Proposed section 23V deals with the admissibility of confessions and admissions as evidence in proceedings. Basically, a confession or admission from a suspect will only be admissible as evidence against them in proceedings for a Commonwealth offence where it was tape recorded. However, where it is not reasonably practicable to make a tape recording, a written record made at the time of the interview, or as soon as practicable afterward, will be admissible provided certain conditions are met. Where a written record is made, it is: to be either in English or in the language used by the person in the interview; as soon as practicable after the record is made, it is to be read to the person in the language used by them and a copy or record made available to them; the person is to be given the opportunity to interrupt the reading of the written record at any time to point out any error or omission that they claim has been made in, or from, the written record and at the end of the reading, be given the opportunity to state whether there were any errors in or omissions from the written record in addition to any to which they had drawn attention to in the course of the reading; and was given an explanation, in accordance with the form set out in the Schedule to the Bill before the reading back of the written record starts, of their right to interrupt the reading to point out perceived errors or omissions and to make a statement regarding any claimed errors or omissions at the end of the reading.

Where a video or audio tape recording of a confession or admission is made, the person recorded or their lawyer, is to receive from the investigating official, without charge, the recording or a copy of it within 7 days. Similarly, where both a video and an audio recording is made, the audio recording, or a copy, is to be made available within 7 days and the investigating official is to notify the person recorded or their lawyer that the video may be viewed on request. Where a transcript of a tape recording is made, a copy of the transcript is to be made available to the person recorded or their lawyer within 7 days of the transcript being made. A court will have a discretion, in certain circumstances, to admit as evidence confessional material to which the above requirements have not been complied with, or where there is insufficient evidence of compliance, including where the court is satisfied that, in the special circumstances of the case, admission of the evidence would not be contrary to the interests of justice, or the court is satisfied that it was not practicable to comply with the requirements.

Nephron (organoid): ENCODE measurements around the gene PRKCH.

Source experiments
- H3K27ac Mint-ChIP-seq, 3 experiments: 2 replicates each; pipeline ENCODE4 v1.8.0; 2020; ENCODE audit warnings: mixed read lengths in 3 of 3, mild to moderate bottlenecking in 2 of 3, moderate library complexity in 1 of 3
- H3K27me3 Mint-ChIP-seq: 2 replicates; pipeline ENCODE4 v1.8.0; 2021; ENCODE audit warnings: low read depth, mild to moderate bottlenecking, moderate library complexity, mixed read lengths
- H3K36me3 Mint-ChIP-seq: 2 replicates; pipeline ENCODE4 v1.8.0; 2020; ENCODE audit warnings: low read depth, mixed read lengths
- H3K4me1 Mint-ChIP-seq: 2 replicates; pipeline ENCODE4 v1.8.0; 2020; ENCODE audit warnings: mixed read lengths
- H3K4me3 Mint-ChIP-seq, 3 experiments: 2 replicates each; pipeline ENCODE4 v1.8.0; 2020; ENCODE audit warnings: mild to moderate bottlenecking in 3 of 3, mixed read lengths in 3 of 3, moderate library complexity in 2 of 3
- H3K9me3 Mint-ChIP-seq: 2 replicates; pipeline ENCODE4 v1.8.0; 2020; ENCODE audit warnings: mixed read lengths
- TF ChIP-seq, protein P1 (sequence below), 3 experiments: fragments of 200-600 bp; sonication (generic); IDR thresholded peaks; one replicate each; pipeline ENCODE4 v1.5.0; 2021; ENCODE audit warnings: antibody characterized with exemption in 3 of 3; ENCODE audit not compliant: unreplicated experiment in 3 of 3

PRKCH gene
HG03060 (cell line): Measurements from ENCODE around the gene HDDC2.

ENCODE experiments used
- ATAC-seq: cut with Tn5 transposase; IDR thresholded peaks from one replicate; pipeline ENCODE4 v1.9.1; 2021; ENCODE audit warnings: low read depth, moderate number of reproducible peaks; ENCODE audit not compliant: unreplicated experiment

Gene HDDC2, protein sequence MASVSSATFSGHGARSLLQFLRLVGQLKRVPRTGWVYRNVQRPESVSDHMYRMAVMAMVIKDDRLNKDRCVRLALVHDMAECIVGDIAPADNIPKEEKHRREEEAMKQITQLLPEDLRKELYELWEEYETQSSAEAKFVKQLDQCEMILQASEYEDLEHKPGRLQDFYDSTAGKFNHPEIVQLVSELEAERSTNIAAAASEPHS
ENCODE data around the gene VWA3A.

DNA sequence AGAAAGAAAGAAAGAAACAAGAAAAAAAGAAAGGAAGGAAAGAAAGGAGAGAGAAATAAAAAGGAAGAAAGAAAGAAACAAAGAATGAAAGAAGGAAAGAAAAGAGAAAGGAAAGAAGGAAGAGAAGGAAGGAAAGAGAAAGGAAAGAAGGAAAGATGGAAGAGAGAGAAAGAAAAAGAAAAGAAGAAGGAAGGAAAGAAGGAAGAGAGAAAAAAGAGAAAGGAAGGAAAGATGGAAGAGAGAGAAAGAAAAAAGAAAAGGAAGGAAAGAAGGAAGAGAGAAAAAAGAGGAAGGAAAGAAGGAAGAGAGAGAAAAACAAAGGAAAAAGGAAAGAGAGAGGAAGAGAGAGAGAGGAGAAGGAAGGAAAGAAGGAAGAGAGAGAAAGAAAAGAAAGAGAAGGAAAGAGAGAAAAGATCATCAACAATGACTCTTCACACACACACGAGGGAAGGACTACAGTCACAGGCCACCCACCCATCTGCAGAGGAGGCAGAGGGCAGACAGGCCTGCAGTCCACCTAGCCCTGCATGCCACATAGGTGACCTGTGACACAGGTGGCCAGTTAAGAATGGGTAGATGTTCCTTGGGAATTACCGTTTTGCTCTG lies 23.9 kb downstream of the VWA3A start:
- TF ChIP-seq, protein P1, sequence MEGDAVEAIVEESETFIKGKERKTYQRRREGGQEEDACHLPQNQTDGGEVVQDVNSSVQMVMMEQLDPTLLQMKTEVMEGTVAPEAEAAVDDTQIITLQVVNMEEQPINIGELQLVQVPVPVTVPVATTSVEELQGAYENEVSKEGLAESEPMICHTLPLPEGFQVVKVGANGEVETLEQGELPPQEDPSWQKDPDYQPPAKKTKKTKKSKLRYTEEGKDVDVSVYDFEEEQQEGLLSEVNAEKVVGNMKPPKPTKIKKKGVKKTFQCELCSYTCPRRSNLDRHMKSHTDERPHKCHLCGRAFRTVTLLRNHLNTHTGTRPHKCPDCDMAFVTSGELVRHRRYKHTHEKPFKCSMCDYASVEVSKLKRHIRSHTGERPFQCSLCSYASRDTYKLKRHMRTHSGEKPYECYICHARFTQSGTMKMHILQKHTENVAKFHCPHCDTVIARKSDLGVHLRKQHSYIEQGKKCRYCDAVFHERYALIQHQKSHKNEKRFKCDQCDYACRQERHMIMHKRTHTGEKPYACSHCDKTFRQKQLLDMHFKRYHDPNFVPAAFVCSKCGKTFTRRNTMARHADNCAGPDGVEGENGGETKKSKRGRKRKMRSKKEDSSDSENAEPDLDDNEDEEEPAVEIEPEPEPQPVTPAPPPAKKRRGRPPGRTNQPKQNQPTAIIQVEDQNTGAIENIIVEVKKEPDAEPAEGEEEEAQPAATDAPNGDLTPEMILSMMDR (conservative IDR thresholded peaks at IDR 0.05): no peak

References

1. Review of Commonwealth Criminal Law, Interim Report-Detention Before Charge, March 1989, p. 14.

2. Ibid., pp. 50 and 51.

3. Ibid., pp. 1-7.

4. Australian Law News, Vol. 25, No. 6, July 1990, p. 18.

Bills Digest Service 18 January 1991

Parliamentary Research Service

For further information, if required, contact the Law and Government Group on 06 2772430.

This Digest does not have any official legal status. Other sources should be consulted to determine the subsequent official status of the Bill.

Commonwealth of Australia 1991

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Published by the Department of the Parliamentary Library, 1991.